Sagat’s V-Skill is fairly straight forward. By pressing MP + MK, he performs Angry Charge, a power-up move that charges up energy and if successful, his next Tiger Uppercut will have some additional properties. It will juggle in some combos that it previously did not juggle in before [Check the combo section for more information here]. It also has improve damage and stun [+ 30 DMG / + 50 STUN]. You cannot stack this effect multiple times, by doing multiple. The animation for Angry Charge is quite long, so really be careful when you use it. Sagat gains V-gauge if he hits an opponent with a powered up Tiger Uppercut.

Recommended V-Trigger 2 Combo:
s.HK, s.MP xVTx, s.HP xx f.HP+HK xx HP + HK [Level 2 Charge] f.HK[dp.HP]

Sagat’s V-Trigger 2 will be your V-Trigger of choice. It affords him two new attacks that work in tandem to force the opponent away from Sagat, while also giving him greater combo opportunity up close. His first move, Tiger Spike, is a chargeable kick attack that can be charged to 3 levels. The first level is a basic hit and can be achieved by simply tapping HP + HK. The second level, if you hold HP + HK, will have Sagat perform the kick attack, however if it hits, will cause the opponent to spin in mid-air and in some situations will allow you to follow-up with a f.HK kara HP Tiger Uppercut. Finally, the level 3 version if the attack is held to it’s maximum length will guard-break a blocking opponent, allowing you again to follow up with a f.HK kara HP Tiger Uppercut. What makes this attack even better is that it has a single hit of super armor, allowing it absorb some attacks and then retaliate. To get the maximum potential from this move, you need to make your opponent afraid of the level 3 and then hit them with the level 2 when they try to get away from the charging animation.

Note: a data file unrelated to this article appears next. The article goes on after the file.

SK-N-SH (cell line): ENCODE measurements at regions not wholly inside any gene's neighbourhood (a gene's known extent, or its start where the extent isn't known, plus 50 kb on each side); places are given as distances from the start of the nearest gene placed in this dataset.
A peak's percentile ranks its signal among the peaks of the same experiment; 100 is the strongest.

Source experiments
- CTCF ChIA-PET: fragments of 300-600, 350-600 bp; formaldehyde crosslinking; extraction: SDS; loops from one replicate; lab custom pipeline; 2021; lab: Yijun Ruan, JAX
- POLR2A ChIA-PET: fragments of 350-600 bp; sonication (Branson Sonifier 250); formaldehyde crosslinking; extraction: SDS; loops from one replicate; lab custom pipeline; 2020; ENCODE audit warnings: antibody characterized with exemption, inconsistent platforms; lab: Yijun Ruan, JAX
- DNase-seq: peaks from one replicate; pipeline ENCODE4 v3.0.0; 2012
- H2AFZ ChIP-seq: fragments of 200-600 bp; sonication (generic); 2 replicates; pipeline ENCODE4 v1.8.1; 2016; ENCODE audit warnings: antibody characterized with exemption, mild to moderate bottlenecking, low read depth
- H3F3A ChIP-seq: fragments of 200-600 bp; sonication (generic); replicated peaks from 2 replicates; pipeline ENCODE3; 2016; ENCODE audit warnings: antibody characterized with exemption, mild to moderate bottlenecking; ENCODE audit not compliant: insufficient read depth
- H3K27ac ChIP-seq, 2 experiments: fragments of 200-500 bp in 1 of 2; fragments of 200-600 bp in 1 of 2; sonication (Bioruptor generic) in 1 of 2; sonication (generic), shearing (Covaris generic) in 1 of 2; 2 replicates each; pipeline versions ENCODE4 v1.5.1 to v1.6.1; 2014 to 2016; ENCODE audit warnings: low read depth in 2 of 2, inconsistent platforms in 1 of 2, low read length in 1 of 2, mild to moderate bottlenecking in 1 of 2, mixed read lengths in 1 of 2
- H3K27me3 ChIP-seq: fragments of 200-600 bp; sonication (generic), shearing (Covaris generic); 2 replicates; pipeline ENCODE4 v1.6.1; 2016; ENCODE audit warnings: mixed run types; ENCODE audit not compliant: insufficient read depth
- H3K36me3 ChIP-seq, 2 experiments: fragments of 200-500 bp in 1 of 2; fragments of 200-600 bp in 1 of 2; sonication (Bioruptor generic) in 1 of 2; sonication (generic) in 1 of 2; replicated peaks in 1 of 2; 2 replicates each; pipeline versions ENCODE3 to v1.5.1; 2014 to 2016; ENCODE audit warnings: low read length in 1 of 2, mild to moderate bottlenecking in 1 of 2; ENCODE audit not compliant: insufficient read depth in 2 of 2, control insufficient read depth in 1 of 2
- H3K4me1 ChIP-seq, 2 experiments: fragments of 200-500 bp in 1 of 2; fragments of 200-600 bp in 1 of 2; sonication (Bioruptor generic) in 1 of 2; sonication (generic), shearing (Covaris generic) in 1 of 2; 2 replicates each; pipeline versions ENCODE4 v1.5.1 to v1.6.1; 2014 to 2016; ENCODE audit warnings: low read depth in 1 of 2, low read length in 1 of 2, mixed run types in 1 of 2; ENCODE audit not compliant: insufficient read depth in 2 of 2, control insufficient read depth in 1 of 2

The second attack Sagat gains in V-Trigger 2 is Tiger Rush. This is a two step forward moving attack that you can cancel the ending of into Tiger Spike. Be careful as this attack can usually be punished if blocked by an opponent.

Sagat’s V-Trigger 1, will be your V-trigger in certain match-ups where both Sagat and the enemy fight from far away. Characters like Guile who can compete with Sagat’s fireball game from far away, might be good candidates for V-Trigger 1. Sagat’s V-Trigger 1, gives him access to a 5-hit fireball that travels very quickly, and cannot be ducked under. This can help turn the tide in some situations where you’re having trouble competing in the fireball war. You can use this to quickly gain the advantage. In addition, these fireballs can be canceled into from Sagat’s s.HP or c.HP allowing him some hard hitting combo opportunities if you’re close and need to dish out some more damage.